I have questions about performance reviews:
What can I expect to happen at a performance review?
How should I prepare?
I have been preparing for my performance review by tracking the goals they set for me and making sure I am meeting and exceeding them. However, I was curious if there was anything I needed to do right before my performance review?
Should I create a list of great projects I have worked on and results I have created?
Should I bring a list to the meeting to help me stay on track?
Should I send an email to my supervisors prior to the meeting with notes and details from the past year?
Should I expect a raise or do I need to ask for one?
I am expecting to get a raise at my review but I wasn’t sure if I needed to ask for one or if they would offer me one?
What if I don’t like the raise they offer me? How should I prepare?
1 reply
  1. Penelope Trunk
    Penelope Trunk says:

    These are all really good questions. The broad answer is that a performance review should be largely perfunctory because you should be preparing for it all year.

    All the things you list that you might be doing during a performance review are things you can do earlier. Because by the time the performance review rolls along, it is directly after the budget has been set, so raises have already been set.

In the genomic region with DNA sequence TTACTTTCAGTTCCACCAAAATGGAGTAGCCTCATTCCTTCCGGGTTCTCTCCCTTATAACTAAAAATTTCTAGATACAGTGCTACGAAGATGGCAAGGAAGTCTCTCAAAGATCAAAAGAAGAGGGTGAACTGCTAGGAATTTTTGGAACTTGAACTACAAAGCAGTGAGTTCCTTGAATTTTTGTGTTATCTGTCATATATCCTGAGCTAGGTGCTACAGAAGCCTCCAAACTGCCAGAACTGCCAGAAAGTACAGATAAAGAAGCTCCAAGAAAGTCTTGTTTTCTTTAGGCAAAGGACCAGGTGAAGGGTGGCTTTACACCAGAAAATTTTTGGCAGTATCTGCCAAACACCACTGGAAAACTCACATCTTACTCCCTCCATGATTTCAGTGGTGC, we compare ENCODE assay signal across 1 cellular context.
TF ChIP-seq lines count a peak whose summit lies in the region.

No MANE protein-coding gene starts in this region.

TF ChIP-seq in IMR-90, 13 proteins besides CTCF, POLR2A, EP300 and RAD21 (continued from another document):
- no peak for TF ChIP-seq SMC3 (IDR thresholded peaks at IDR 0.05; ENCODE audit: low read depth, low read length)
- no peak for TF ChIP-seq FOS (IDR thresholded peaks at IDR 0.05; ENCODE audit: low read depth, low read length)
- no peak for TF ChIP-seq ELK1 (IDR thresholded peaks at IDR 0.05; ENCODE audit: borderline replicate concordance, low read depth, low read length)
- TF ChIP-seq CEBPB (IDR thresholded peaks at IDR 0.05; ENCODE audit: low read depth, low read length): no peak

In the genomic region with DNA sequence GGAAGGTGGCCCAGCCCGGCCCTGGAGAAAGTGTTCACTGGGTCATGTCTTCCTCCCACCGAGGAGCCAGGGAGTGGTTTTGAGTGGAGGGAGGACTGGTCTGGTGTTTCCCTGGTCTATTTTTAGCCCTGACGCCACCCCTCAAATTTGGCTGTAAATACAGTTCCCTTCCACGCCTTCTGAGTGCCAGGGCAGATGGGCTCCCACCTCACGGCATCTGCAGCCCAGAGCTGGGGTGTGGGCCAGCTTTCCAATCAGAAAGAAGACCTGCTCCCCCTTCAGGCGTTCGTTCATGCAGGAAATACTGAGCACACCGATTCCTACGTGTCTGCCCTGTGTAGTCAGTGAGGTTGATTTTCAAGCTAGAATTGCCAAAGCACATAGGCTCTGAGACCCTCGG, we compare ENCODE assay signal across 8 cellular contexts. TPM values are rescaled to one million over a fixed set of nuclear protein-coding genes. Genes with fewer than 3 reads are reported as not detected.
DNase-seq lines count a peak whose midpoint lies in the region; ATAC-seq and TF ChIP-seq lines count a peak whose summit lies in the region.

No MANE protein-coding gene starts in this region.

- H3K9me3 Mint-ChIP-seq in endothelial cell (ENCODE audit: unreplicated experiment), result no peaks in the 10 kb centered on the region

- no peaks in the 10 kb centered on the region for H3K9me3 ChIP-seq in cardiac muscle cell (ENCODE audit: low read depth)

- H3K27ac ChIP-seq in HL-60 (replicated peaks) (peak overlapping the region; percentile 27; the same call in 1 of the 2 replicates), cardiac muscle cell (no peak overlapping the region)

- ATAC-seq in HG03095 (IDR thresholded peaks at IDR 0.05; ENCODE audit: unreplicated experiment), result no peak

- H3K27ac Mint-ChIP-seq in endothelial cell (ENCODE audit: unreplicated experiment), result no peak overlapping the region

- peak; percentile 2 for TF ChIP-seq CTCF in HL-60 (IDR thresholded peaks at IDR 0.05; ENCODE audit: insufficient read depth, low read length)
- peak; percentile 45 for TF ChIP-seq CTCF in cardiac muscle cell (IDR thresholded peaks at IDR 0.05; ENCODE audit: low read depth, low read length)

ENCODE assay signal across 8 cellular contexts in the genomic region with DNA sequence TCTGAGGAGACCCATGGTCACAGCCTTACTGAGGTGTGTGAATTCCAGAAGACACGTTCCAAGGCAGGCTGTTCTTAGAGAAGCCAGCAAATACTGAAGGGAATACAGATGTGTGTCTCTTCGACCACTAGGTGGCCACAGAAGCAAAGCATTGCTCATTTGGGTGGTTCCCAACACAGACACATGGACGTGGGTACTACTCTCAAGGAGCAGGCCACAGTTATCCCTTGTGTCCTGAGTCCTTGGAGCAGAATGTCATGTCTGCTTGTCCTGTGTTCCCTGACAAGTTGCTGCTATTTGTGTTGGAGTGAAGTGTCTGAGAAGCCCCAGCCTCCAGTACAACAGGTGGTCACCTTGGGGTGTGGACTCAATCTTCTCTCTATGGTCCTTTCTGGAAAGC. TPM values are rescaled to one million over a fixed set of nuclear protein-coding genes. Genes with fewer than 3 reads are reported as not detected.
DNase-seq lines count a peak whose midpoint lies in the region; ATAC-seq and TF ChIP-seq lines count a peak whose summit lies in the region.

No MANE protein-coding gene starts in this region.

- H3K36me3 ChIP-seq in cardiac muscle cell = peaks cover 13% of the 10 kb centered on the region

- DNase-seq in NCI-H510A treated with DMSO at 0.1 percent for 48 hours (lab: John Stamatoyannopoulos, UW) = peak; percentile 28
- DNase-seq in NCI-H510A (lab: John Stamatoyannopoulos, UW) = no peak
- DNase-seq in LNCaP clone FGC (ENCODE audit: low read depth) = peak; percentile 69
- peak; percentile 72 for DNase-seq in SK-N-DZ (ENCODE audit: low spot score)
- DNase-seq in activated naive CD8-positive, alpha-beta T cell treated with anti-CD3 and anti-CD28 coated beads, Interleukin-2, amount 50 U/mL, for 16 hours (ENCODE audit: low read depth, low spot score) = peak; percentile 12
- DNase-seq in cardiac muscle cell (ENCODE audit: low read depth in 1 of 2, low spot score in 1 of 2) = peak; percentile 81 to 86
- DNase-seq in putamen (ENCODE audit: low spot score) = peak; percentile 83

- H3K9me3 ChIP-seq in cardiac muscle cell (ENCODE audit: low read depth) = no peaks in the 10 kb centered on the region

Your boss does not have wiggle room after telling his boss what your review will be. However your boss has lots of leeway during the year, as he steers you to take action to meet your goals so you are positioned to get a raise at review time.

    You should be talking each week with your boss about weekly goals and how those fit into larger goals. On a weekly basis you should make sure you are doing things that resonate with your boss in terms of what he needs in order to give you a raise.

    The performance review should contain no surprirses and there should be nothing new there for you. You should have already asked, directly, much earlier, will I be getting a good review? Will I be getting a rasie? And if your boss did not say yes at that point, you should have asked what you can do to get a yes.

    By the time the review rolls around, it’s probably too late.

    I know this doesn’t help for this year. However the best way to understand how to manage your boss throughout the year is to go to a performance review and hear what matters to him, and what you’re being evaluated on, and then adhere to that religiously during the next twelve
    months.

    Finally, one of the most effective tactics in a botched performance review — where it’s too late to get a raise — is to ask for non-financial compensation. Here are some tips for doing that:

    http://blog.penelopetrunk.com/2003/01/06/what-to-ask-for-if-more-money-is-not-an-option/.

    Penelope

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